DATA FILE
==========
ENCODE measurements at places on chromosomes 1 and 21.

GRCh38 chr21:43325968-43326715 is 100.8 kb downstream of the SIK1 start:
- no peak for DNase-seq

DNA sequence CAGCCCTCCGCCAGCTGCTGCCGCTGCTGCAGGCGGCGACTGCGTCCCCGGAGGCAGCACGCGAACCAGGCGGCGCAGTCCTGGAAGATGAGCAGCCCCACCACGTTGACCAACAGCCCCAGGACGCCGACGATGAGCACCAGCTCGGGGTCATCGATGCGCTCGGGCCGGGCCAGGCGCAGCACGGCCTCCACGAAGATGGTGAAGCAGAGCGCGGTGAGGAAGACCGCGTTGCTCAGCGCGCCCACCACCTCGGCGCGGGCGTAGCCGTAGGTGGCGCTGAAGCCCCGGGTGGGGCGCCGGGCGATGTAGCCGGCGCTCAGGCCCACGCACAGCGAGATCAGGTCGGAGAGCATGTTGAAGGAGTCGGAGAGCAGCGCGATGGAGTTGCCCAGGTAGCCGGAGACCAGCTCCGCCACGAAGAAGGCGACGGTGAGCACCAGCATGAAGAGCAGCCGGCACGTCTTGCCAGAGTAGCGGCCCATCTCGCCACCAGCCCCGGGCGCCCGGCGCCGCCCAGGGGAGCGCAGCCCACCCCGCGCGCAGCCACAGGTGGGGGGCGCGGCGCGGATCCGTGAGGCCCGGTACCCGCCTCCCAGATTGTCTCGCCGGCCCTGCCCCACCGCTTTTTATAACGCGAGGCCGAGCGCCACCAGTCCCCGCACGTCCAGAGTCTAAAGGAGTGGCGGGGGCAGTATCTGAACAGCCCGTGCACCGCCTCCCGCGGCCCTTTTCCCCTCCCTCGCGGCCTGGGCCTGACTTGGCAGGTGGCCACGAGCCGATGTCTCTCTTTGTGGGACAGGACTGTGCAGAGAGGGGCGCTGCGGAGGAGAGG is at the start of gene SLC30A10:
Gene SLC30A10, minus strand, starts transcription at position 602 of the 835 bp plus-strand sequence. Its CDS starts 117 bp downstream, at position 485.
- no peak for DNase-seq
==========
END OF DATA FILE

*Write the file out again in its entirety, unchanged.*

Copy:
ENCODE measurements at places on chromosomes 1 and 21.

GRCh38 chr21:43325968-43326715 is 100.8 kb downstream of the SIK1 start:
- no peak for DNase-seq

DNA sequence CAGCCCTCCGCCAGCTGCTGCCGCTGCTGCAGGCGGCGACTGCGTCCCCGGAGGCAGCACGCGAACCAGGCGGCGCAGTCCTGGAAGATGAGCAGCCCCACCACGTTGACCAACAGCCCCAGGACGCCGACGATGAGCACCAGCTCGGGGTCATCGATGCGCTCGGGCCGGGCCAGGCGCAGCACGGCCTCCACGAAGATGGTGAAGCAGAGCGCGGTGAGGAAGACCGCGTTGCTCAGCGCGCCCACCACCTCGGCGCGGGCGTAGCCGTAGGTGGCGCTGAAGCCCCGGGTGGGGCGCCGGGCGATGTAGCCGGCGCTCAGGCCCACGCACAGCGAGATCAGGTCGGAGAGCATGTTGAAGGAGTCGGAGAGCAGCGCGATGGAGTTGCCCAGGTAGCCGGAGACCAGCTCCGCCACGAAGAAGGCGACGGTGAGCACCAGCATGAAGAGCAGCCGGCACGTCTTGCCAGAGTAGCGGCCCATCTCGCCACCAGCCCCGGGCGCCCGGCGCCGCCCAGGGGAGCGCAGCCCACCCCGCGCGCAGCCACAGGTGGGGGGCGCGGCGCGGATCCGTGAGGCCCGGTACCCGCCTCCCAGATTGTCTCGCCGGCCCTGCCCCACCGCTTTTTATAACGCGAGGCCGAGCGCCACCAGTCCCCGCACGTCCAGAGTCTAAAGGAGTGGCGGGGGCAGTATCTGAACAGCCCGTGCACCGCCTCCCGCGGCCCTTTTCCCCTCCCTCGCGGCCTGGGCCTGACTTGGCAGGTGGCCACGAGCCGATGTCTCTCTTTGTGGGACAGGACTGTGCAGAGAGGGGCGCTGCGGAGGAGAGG is at the start of gene SLC30A10:
Gene SLC30A10, minus strand, starts transcription at position 602 of the 835 bp plus-strand sequence. Its CDS starts 117 bp downstream, at position 485.
- no peak for DNase-seq